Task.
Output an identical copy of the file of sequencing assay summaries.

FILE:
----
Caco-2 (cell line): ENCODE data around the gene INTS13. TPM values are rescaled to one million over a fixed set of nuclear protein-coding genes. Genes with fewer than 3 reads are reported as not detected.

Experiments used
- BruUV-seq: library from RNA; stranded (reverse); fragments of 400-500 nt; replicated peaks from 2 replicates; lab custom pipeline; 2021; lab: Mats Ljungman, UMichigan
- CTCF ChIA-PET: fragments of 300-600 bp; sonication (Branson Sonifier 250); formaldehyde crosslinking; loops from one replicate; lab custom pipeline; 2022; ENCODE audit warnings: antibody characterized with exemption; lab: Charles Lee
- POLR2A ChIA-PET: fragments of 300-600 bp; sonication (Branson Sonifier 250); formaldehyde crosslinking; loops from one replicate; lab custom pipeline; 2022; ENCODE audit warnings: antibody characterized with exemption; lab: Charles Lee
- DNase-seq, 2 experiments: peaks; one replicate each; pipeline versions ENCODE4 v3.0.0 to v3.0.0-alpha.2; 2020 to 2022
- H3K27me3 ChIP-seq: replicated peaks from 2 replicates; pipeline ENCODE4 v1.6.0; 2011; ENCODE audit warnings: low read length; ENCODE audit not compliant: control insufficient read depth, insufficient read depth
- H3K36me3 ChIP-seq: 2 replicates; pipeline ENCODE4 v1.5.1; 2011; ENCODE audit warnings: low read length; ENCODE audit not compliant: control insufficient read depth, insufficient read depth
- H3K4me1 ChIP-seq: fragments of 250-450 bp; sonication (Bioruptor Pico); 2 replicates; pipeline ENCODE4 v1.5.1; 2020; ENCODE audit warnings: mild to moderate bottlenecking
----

Caco-2 (cell line): ENCODE data around the gene INTS13. TPM values are rescaled to one million over a fixed set of nuclear protein-coding genes. Genes with fewer than 3 reads are reported as not detected.

Experiments used
- BruUV-seq: library from RNA; stranded (reverse); fragments of 400-500 nt; replicated peaks from 2 replicates; lab custom pipeline; 2021; lab: Mats Ljungman, UMichigan
- CTCF ChIA-PET: fragments of 300-600 bp; sonication (Branson Sonifier 250); formaldehyde crosslinking; loops from one replicate; lab custom pipeline; 2022; ENCODE audit warnings: antibody characterized with exemption; lab: Charles Lee
- POLR2A ChIA-PET: fragments of 300-600 bp; sonication (Branson Sonifier 250); formaldehyde crosslinking; loops from one replicate; lab custom pipeline; 2022; ENCODE audit warnings: antibody characterized with exemption; lab: Charles Lee
- DNase-seq, 2 experiments: peaks; one replicate each; pipeline versions ENCODE4 v3.0.0 to v3.0.0-alpha.2; 2020 to 2022
- H3K27me3 ChIP-seq: replicated peaks from 2 replicates; pipeline ENCODE4 v1.6.0; 2011; ENCODE audit warnings: low read length; ENCODE audit not compliant: control insufficient read depth, insufficient read depth
- H3K36me3 ChIP-seq: 2 replicates; pipeline ENCODE4 v1.5.1; 2011; ENCODE audit warnings: low read length; ENCODE audit not compliant: control insufficient read depth, insufficient read depth
- H3K4me1 ChIP-seq: fragments of 250-450 bp; sonication (Bioruptor Pico); 2 replicates; pipeline ENCODE4 v1.5.1; 2020; ENCODE audit warnings: mild to moderate bottlenecking